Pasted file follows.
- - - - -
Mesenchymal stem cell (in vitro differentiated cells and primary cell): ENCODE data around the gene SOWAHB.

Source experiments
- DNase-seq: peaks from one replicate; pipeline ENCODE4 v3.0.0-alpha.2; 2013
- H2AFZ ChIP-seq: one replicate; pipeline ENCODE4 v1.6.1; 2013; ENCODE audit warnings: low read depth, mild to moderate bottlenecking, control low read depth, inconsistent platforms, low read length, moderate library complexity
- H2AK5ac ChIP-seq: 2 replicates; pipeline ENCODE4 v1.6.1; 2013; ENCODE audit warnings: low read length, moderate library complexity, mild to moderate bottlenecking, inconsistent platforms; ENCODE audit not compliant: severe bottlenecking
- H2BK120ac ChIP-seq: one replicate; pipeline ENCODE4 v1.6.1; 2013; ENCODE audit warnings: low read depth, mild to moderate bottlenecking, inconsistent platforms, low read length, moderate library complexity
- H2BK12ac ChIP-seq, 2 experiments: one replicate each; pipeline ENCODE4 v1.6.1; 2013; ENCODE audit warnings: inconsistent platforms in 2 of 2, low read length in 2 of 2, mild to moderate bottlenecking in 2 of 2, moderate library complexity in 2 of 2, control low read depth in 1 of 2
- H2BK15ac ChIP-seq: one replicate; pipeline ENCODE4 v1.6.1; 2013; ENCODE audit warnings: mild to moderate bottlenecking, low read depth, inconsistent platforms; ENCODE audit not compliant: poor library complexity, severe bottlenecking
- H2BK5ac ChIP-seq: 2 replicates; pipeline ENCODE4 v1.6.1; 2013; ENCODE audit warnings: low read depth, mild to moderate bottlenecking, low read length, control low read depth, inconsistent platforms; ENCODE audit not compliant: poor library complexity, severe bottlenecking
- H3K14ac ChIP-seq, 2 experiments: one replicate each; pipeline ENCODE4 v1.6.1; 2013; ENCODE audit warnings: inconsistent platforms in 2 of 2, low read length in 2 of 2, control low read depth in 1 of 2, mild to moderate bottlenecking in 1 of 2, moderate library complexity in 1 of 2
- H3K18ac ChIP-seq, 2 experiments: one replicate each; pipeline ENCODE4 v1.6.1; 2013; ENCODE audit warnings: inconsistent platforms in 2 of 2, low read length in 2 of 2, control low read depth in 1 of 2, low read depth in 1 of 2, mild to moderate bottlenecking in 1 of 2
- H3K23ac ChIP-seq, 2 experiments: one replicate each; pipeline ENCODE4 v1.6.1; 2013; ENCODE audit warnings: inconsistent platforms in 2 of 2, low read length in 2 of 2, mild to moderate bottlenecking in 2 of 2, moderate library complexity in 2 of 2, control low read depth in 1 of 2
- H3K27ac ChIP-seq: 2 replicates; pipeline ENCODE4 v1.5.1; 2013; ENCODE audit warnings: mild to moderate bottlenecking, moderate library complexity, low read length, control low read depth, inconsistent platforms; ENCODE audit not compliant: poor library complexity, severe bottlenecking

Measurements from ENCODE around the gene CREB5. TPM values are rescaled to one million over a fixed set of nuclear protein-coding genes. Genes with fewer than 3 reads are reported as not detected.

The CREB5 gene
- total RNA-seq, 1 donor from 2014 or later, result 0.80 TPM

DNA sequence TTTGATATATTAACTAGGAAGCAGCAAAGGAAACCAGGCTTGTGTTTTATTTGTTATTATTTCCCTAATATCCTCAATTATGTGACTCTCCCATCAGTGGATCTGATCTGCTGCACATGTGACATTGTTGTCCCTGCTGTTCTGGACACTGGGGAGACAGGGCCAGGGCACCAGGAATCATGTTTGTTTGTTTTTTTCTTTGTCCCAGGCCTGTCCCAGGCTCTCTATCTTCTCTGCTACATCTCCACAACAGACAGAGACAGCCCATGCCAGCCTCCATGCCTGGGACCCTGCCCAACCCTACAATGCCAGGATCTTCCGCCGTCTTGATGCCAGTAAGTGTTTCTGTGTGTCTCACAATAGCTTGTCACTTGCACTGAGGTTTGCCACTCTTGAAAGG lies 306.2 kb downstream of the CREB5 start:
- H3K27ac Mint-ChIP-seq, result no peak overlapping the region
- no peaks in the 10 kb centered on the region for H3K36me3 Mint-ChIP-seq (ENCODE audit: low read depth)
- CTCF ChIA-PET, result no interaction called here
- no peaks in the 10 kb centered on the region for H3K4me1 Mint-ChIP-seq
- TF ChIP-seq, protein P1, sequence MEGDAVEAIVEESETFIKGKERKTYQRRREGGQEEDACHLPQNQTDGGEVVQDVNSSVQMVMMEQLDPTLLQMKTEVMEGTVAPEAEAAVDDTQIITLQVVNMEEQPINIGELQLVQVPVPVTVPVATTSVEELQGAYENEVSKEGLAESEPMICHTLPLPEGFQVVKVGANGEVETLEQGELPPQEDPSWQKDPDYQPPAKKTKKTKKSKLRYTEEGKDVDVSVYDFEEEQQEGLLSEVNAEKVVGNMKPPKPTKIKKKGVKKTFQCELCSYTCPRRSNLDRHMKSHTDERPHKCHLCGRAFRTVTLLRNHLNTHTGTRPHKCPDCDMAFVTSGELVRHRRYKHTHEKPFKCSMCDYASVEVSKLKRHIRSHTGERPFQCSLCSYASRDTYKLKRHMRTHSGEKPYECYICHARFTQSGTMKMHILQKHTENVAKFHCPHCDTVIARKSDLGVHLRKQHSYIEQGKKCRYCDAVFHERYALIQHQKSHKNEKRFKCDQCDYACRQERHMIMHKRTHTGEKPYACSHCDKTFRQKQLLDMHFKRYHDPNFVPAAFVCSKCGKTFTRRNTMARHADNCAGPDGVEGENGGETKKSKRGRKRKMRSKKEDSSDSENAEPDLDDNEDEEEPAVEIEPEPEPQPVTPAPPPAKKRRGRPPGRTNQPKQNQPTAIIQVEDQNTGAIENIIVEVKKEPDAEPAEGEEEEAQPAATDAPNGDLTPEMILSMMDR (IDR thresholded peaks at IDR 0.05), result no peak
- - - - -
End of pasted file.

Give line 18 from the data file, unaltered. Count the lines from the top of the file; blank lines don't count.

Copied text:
- H3K27ac Mint-ChIP-seq, result no peak overlapping the region